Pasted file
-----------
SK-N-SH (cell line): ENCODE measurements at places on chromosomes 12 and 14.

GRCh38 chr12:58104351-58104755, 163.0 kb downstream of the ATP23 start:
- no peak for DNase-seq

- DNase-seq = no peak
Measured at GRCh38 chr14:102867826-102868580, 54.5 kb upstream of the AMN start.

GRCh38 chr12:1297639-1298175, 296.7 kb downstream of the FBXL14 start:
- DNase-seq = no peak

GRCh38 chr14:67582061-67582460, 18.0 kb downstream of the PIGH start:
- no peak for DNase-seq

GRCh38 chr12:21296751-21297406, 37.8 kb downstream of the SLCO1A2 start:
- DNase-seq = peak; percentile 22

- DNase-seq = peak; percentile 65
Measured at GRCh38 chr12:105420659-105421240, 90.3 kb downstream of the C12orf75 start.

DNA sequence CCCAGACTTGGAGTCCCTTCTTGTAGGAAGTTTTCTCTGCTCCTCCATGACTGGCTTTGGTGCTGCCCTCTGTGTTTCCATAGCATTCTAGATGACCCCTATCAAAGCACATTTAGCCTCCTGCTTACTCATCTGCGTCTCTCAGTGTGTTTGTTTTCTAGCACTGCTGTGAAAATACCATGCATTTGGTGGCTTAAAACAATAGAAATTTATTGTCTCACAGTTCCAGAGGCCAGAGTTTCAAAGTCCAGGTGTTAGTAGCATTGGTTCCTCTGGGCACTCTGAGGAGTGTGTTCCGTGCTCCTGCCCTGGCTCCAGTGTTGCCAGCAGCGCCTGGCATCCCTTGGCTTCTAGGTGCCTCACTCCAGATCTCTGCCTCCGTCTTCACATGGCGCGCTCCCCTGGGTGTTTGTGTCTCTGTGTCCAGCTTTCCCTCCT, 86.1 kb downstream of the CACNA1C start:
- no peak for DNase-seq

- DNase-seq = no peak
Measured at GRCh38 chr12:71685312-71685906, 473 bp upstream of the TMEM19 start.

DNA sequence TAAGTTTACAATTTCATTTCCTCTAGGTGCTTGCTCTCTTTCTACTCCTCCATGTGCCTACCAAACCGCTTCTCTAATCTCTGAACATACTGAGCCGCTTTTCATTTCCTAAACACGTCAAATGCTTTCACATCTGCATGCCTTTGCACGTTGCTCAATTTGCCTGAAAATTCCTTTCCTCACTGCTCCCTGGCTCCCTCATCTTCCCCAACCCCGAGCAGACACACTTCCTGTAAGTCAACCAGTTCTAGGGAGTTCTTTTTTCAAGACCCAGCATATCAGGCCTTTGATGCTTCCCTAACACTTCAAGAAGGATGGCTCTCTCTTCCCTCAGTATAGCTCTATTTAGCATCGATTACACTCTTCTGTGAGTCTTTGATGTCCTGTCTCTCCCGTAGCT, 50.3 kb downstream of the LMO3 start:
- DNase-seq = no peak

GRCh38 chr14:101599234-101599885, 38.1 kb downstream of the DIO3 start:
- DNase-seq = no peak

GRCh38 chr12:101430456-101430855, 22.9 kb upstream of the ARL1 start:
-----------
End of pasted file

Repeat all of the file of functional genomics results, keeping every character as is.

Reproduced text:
SK-N-SH (cell line): ENCODE measurements at places on chromosomes 12 and 14.

GRCh38 chr12:58104351-58104755, 163.0 kb downstream of the ATP23 start:
- no peak for DNase-seq

- DNase-seq = no peak
Measured at GRCh38 chr14:102867826-102868580, 54.5 kb upstream of the AMN start.

GRCh38 chr12:1297639-1298175, 296.7 kb downstream of the FBXL14 start:
- DNase-seq = no peak

GRCh38 chr14:67582061-67582460, 18.0 kb downstream of the PIGH start:
- no peak for DNase-seq

GRCh38 chr12:21296751-21297406, 37.8 kb downstream of the SLCO1A2 start:
- DNase-seq = peak; percentile 22

- DNase-seq = peak; percentile 65
Measured at GRCh38 chr12:105420659-105421240, 90.3 kb downstream of the C12orf75 start.

DNA sequence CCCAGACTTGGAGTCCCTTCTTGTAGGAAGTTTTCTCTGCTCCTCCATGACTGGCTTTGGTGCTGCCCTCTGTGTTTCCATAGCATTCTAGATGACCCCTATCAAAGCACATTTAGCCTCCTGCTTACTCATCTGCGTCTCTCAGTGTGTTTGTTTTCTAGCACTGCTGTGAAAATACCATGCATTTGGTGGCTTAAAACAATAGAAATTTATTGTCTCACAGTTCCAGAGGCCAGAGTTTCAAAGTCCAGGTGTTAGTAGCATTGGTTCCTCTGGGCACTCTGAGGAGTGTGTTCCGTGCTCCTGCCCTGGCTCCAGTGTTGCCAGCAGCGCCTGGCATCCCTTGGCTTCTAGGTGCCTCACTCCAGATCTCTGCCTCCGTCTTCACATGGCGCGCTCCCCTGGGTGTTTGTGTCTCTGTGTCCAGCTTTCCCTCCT, 86.1 kb downstream of the CACNA1C start:
- no peak for DNase-seq

- DNase-seq = no peak
Measured at GRCh38 chr12:71685312-71685906, 473 bp upstream of the TMEM19 start.

DNA sequence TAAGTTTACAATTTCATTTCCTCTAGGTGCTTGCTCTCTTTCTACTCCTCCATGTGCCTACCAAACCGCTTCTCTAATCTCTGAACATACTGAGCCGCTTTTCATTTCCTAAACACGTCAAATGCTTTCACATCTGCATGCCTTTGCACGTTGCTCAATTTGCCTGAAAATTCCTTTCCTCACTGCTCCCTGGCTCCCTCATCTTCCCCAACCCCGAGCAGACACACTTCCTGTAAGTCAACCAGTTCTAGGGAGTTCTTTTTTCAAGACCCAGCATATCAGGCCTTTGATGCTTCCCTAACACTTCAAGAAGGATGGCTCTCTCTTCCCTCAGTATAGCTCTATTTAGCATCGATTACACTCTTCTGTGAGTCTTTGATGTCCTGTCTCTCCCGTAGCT, 50.3 kb downstream of the LMO3 start:
- DNase-seq = no peak

GRCh38 chr14:101599234-101599885, 38.1 kb downstream of the DIO3 start:
- DNase-seq = no peak

GRCh38 chr12:101430456-101430855, 22.9 kb upstream of the ARL1 start: